Saturday, April 30, 2011

Throat by R. A. Nelson: Last Stop on the Tour

Throat is the fourth book from author R. A. Nelson, a fast paced tale of a girl, Emma, who has a seizure while being attacked by a vampire. Emma becomes a vampire herself--but one who doesn't need to drink blood. Hunted by the vampire who attacked her, Wirtz, she takes refuge at the Huntsville NASA base.

What I loved about Throat, as well as the fiendish Wirtz, was the original take on the vampire trope. Nelson blends traditional vampire lore with astrophysics, creating a world in which vampires worship the sun and can be "healed" by solar storms. There's a rather lovely young man on the base too, called Sagan (named after the brilliant and charismatic astronomer, Carl Sagan), that Emma becomes involved with.

There's something different about Nelson's style of writing in Throat compared to his earlier books. It's just as descriptive and evocative, but the manner is more direct. I enjoyed Emma's fresh voice. In a landscape of vampire literature, or bit-lit, Throat stands out.

I'm very pleased to welcome Russ to my blog to answer a few questions about the book.


RH: Much of the action in Throat takes place on a NASA base where you work. What was it like imagining supernatural creatures in such a familiar place? What do your co-workers thing about it?

RAN: Hi, Rhiannon! I love OZ and I really enjoy your blog! Thanks for having me.

Okay, first question. I’ve been coming to the Marshall Space Flight Center ever since I was a young kid. My dad worked there on the Apollo moon program and later on Skylab. So, counting my day job, I’ve sort of been around the base my whole life! It’s an amazing place full of history colliding with the most modern technology imaginable. A lot of the center is thousands of acres of fields, woods, and cows surrounding all the space center buildings. So it made the perfect setting for Throat where the monster vampires lay siege to my main character in her “tower.” It was a lot of fun setting the story there because I could use so many real details and for the fact that it is a lonely, deserted, HUGE place that can be more than a little creepy at night. Also the Tennessee river runs through the space center, so this ties in perfectly with the story in Throat as well. It’s simply a perfect place for supernatural creatures to battle to the death without much chance of discovery. As for my co-workers, I kind of keep a low profile. I haven’t mentioned Throat to anyone out there, though they do know that I write. There have been some articles in the local paper, though, and I’m always surprised at who will come up to me and mention reading about it!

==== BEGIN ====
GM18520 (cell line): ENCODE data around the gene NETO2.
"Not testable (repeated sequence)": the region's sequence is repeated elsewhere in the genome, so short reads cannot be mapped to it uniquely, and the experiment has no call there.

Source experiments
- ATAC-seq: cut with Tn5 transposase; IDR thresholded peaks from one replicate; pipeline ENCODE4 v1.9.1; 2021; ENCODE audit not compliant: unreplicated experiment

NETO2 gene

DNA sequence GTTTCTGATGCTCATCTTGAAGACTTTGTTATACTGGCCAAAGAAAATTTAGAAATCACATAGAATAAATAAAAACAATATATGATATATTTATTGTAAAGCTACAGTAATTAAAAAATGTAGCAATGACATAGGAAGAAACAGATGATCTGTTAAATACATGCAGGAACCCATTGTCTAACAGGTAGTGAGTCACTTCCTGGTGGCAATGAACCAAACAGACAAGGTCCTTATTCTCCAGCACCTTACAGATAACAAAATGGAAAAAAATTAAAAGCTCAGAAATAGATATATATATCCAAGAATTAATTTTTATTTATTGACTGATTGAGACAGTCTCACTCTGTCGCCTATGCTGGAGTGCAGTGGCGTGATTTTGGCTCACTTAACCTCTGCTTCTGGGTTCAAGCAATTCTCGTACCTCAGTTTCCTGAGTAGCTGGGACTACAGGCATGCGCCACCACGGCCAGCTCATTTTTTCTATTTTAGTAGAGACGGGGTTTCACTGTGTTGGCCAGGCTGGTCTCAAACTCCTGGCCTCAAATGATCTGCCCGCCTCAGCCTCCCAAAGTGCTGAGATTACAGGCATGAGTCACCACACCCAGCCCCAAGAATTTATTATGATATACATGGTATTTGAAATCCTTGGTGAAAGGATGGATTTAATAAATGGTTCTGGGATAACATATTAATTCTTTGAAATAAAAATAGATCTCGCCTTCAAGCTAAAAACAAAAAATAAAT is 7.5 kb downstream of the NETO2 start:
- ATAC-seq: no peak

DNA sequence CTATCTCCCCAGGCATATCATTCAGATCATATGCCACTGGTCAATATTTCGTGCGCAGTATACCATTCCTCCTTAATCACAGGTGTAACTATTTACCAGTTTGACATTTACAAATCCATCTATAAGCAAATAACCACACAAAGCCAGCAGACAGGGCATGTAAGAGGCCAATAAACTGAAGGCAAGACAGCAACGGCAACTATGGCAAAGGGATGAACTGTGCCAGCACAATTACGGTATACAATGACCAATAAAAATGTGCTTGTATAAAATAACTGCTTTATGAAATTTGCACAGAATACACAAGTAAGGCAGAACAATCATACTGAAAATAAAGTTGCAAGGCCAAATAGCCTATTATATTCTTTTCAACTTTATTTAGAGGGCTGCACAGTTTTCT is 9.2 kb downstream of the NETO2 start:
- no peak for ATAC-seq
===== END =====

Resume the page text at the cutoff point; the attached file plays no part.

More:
RH: Your tastes seem very broad and you like to mix vampires with astronomy, ghosts with preachers and so on. What unusual combinations can we expect from you in the future?

RAN: Gosh, I’m not sure what will be mixed in next! But I’m sure something will. I can’t seem to write a book without filling it with ideas from one (or more) of my various passions. But yes, I do love to mix in science and other passions with the stories I write. I feel it adds an air of believability and the concrete details make the sometimes outlandish things that happen in my books more plausible. Also, I love indirectly spreading the joy of science or history or poetry among my readers in such a pain-free way! I’ve always had a passion for these things, but they can be an “acquired taste” for some. J My next book, which has a working title of BEYOND WHERE I CAN SEE,  is going to be extremely different from anything I have ever written before, with a really fresh “voice” that I think will be utterly usual when compared with anything else out there. Still in the thinking stages, though work is proceeding. As I go, I’m sure all those crazy fun thoughts I have about everything under the sun will start to tumble out onto the page as well. So I will probably be just as surprised as anyone else.